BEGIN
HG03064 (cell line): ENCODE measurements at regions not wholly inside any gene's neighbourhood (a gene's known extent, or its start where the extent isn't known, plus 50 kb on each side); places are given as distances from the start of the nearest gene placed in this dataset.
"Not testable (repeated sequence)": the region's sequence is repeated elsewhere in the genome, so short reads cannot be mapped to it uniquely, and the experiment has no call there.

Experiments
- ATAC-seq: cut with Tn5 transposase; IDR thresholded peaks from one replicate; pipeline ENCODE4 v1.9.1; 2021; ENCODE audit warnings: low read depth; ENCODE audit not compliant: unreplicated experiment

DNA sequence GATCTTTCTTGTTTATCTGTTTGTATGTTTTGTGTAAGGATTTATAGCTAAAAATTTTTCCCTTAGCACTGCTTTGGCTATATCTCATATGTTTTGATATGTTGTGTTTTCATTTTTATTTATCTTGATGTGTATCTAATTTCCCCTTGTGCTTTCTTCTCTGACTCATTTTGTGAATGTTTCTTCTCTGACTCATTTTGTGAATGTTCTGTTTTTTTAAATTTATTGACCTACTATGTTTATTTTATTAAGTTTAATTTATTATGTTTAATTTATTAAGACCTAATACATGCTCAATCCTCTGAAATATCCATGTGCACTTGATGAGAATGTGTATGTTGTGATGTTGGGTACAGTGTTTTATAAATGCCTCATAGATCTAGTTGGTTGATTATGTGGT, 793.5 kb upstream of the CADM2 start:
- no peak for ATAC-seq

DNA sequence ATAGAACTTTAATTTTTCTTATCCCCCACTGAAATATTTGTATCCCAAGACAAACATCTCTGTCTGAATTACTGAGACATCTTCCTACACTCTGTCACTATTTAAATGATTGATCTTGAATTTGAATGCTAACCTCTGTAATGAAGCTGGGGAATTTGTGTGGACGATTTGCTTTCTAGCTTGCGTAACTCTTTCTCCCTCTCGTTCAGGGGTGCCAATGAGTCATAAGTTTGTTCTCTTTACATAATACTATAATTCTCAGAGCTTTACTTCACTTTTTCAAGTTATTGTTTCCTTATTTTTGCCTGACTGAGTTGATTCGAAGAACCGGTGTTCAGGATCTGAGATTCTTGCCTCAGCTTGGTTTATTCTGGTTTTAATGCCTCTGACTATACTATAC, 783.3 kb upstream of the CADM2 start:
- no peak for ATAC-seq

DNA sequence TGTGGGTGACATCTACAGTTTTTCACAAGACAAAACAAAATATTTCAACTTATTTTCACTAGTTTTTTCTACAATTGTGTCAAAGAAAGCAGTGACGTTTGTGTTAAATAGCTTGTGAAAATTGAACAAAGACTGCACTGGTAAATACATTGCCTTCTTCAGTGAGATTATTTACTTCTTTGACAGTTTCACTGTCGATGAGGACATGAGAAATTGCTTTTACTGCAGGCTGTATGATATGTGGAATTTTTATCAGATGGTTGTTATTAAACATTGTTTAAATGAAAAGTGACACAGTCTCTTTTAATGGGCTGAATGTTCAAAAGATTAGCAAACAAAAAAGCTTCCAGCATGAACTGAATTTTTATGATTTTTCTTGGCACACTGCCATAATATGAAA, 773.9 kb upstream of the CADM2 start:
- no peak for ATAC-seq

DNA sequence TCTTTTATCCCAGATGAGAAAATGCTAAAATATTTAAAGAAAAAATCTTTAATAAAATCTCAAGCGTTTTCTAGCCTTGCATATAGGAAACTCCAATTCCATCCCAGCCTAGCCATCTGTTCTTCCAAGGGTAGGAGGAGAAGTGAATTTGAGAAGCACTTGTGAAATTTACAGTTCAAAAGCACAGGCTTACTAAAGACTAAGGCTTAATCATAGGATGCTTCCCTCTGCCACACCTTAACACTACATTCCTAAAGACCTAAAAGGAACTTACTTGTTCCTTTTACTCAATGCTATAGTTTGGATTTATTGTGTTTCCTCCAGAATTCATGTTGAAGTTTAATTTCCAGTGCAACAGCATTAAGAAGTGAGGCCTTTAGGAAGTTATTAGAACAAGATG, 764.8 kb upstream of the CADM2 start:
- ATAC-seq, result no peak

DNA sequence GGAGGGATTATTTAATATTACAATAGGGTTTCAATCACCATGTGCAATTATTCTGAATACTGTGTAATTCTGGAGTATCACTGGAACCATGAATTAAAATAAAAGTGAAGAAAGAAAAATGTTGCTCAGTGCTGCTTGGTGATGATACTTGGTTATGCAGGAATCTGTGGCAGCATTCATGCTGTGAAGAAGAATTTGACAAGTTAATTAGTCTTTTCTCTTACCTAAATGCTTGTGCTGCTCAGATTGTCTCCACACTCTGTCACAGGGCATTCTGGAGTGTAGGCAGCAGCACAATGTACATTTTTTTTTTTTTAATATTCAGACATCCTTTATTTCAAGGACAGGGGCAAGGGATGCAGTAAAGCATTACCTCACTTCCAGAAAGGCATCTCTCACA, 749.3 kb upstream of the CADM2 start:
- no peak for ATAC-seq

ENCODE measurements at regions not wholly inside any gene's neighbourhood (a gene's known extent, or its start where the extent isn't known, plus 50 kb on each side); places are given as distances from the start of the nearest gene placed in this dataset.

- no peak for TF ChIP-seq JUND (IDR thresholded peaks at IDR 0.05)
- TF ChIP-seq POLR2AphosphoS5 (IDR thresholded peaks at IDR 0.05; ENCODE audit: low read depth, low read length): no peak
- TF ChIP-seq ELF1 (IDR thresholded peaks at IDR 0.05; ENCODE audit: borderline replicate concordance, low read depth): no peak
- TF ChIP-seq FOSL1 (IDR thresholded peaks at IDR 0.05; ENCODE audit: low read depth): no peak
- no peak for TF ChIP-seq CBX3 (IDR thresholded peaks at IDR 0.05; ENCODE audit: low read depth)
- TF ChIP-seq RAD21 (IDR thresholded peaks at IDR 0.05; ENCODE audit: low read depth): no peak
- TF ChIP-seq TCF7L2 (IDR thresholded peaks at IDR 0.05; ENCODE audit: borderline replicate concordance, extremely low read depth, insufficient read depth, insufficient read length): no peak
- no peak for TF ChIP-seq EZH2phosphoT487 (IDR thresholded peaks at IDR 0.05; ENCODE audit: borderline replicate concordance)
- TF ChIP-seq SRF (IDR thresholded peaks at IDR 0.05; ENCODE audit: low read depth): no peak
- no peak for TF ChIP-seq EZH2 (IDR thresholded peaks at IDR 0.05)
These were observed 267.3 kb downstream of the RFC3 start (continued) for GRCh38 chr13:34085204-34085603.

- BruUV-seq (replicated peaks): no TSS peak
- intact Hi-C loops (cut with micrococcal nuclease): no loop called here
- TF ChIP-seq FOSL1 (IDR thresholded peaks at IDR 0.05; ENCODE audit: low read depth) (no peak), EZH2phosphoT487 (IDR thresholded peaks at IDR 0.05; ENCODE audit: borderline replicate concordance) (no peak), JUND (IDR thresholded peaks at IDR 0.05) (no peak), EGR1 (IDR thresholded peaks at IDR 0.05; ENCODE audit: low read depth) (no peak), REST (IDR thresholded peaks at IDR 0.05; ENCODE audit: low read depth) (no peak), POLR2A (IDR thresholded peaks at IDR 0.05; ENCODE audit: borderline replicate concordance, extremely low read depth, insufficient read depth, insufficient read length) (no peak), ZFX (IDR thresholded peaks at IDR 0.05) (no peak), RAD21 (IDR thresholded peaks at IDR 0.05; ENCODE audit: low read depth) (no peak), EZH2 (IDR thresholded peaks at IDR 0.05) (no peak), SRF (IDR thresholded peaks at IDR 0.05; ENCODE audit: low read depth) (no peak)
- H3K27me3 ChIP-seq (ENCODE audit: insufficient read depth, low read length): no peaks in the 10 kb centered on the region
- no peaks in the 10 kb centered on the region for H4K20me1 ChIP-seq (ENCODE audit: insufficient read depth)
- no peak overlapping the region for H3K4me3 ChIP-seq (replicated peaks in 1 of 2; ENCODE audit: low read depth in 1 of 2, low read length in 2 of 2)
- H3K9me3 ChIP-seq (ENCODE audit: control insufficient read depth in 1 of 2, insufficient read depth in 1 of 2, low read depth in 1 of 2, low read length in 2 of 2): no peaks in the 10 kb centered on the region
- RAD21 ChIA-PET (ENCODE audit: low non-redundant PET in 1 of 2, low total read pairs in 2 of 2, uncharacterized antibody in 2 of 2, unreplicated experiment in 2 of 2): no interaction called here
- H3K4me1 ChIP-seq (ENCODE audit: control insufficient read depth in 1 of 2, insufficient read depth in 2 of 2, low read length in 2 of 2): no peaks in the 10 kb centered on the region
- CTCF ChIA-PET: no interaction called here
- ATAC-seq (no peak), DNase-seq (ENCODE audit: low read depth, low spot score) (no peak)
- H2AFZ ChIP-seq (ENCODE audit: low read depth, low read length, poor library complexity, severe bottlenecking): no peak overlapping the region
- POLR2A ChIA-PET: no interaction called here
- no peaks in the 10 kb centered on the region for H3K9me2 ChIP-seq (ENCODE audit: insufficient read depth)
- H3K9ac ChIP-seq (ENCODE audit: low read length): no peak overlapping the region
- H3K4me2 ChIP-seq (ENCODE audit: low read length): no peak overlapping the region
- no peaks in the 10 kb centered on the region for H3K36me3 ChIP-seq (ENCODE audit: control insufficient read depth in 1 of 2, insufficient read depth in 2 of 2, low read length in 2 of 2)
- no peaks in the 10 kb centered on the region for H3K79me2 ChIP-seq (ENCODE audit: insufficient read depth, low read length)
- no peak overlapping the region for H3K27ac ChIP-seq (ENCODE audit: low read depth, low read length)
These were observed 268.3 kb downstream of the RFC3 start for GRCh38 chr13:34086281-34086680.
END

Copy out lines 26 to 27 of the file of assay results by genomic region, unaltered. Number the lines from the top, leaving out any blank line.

These were observed 267.3 kb downstream of the RFC3 start (continued) for GRCh38 chr13:34085204-34085603.

- BruUV-seq (replicated peaks): no TSS peak